Tuesday, September 18, 2012
He's Not Pulling A Rabbit Out of His Hat
Despite joining so many of its fellow 90s films in having that strange "Made for TV" look and feel, Clive Barker's Lord of Illusions sports some quality visuals and never fails to be entertaining. There is also a fairly decent amount of gore in this movie, as even in the opening act a gruesome and violent ceremony is conducted, one that had shades of the first scenes of Mario Bava's classic 1960 film Black Sunday. Which is even more notable considering that this movie has shades of Bava, even though Barker is able to go far more above the pale and show much more than Bava ever was-the limitations of Bava's budget and the ratings board at the time resulted in Bava deciding to imply so many things that are shown in blunt fashion these days. Anyways, a group of people decide to put an end to an evil cult leader's scheme to, in the evil cult man's own words, "Murder the world." This wouldn't be a good thing of course, and the group at first thinks they've succeeded. They end up being wrong, naturally.
Really some of this movie is rather silly, and the special effects are quite dated, so its good that the film has a reliable cast in Scott Bakula as the wary, boozing private eye way in over his head, Kevin J. O'Connoras an illusionist harboring a dark secret, and Famke Janssen as his pretty yet haunted wife. Much of the movie actually has that creep feel that gets under your skin, and even in daylight it gives the viewer the feeling that something terrible could happen at any moment and time. This is the after effects of seeing a man with multiple knives jammed into his body, or witnessing the fiery, disturbing resurrection of a man long thought to be dead. What's crazy about this movie is that Baker could have gone with even weirder material, or drummed things up even further to eleven-one could even argue that Baker doesn't go far enough, although perhaps he was limited by the MPAA in this case.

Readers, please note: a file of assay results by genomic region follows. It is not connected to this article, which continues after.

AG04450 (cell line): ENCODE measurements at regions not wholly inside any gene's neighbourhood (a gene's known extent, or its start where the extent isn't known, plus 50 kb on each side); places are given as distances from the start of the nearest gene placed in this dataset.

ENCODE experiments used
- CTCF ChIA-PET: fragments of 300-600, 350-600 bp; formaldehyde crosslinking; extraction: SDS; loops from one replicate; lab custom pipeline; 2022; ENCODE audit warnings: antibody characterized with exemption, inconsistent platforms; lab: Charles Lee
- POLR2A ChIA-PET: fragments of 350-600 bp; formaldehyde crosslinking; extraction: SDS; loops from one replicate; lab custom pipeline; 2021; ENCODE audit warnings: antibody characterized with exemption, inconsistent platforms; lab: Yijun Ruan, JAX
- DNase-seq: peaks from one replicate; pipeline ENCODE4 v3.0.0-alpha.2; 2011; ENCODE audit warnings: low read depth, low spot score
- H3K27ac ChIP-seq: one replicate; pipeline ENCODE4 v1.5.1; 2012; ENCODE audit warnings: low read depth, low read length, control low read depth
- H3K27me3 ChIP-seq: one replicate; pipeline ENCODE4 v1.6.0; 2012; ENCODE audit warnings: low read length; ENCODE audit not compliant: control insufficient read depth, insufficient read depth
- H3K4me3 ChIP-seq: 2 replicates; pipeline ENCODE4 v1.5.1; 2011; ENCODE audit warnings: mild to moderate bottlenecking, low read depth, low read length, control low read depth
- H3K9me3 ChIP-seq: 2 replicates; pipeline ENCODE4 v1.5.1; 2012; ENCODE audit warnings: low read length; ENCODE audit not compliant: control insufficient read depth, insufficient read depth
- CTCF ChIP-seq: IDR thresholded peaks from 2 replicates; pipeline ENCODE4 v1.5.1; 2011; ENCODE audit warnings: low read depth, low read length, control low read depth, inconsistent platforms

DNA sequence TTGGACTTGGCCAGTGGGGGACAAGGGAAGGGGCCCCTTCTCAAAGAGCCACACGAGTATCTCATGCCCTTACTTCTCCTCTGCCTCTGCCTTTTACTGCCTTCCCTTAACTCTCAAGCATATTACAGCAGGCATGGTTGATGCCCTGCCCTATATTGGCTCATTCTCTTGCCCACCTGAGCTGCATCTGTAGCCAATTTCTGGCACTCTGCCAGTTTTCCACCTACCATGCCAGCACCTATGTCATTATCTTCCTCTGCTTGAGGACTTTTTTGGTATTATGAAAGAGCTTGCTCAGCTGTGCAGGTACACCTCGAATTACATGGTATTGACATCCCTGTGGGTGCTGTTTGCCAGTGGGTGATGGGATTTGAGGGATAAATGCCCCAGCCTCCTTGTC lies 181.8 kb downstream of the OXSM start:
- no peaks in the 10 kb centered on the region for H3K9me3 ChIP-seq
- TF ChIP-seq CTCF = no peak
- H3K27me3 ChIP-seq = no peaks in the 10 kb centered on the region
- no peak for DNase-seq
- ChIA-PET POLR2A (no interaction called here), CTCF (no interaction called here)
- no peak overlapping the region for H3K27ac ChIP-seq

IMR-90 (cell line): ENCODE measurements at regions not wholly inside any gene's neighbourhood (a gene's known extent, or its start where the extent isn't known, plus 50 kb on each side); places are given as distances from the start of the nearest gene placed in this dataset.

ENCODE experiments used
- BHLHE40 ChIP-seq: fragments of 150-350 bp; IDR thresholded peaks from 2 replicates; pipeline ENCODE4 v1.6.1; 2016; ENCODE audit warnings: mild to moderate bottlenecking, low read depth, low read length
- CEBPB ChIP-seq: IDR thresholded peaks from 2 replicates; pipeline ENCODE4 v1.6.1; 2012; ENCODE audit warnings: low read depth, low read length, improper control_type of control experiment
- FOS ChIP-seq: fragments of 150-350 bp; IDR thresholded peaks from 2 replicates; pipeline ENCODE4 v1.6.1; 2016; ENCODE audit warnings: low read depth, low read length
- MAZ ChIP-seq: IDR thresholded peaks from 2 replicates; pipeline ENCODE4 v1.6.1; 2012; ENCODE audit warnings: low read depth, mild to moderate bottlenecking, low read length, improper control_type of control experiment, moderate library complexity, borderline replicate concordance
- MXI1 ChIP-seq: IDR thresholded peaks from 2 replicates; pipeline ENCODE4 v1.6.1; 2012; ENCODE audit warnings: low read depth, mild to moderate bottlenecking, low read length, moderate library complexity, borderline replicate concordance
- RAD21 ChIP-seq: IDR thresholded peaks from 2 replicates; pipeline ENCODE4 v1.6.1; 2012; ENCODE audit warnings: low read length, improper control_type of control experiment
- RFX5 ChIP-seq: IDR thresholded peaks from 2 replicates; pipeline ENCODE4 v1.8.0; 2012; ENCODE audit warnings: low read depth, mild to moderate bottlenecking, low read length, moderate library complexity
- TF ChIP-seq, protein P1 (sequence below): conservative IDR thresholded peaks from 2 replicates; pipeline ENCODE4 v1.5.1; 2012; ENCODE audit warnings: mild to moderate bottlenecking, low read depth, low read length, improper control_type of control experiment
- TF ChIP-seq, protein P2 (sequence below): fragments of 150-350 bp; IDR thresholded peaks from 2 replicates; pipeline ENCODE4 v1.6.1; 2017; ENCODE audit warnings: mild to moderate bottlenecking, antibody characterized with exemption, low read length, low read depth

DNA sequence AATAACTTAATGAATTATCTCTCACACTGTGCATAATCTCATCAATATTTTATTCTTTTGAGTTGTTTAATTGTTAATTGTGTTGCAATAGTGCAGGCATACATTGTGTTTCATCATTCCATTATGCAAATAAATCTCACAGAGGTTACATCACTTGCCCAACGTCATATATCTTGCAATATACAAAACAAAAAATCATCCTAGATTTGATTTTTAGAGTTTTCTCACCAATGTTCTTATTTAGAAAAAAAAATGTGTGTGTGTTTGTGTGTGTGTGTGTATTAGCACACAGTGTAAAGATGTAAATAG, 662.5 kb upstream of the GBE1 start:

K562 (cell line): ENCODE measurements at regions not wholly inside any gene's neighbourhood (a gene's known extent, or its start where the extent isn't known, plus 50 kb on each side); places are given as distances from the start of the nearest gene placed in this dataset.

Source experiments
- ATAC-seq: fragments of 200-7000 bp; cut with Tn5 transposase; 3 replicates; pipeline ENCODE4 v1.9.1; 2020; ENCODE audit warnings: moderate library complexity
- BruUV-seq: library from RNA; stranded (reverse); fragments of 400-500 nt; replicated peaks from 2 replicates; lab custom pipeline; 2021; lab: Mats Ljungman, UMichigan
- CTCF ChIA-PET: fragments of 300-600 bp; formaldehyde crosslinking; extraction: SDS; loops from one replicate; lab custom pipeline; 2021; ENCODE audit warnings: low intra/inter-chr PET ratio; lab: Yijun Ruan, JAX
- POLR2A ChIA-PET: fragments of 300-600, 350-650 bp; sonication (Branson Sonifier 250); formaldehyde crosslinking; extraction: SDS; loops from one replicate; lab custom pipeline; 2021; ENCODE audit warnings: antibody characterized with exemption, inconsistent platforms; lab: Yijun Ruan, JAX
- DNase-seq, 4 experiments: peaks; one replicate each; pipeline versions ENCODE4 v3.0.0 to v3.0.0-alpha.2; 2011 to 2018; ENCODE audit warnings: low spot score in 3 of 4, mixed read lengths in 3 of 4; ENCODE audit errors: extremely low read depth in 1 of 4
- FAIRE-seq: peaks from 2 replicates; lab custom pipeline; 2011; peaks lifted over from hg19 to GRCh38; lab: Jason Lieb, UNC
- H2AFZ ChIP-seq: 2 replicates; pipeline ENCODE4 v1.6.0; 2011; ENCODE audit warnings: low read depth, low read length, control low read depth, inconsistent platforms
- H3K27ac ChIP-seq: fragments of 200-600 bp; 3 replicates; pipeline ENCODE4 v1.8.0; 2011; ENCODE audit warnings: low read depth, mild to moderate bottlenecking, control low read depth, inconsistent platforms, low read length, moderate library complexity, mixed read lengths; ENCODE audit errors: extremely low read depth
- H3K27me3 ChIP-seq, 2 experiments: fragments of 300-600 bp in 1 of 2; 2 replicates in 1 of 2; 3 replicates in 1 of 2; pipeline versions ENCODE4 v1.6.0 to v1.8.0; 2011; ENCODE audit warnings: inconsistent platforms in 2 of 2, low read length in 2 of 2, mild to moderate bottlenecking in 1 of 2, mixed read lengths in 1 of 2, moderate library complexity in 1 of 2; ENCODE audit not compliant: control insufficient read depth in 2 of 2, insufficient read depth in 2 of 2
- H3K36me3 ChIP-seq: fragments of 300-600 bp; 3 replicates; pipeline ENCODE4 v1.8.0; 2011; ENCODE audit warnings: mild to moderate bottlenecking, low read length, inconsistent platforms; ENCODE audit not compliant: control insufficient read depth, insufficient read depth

Lost in these criticisms though is the fact that Lord of Illusions is, by 90s horror film standards anyways, quite good. Bakula does a fine job of carrying the movie, and his character is cool enough that its a shame there were not sequels featuring him battling more sinister forces of darkness. This film gets additional points for being tightly paced, and the final scene is odd enough to be given more than a passing thought, even if it was just thrown in there for a potential "Is this the end?" moment. Too bad that Barker did not make more movies, and I now am interested in reading his stories and novels because of this film, so if that was another goal of his then good job well done. 83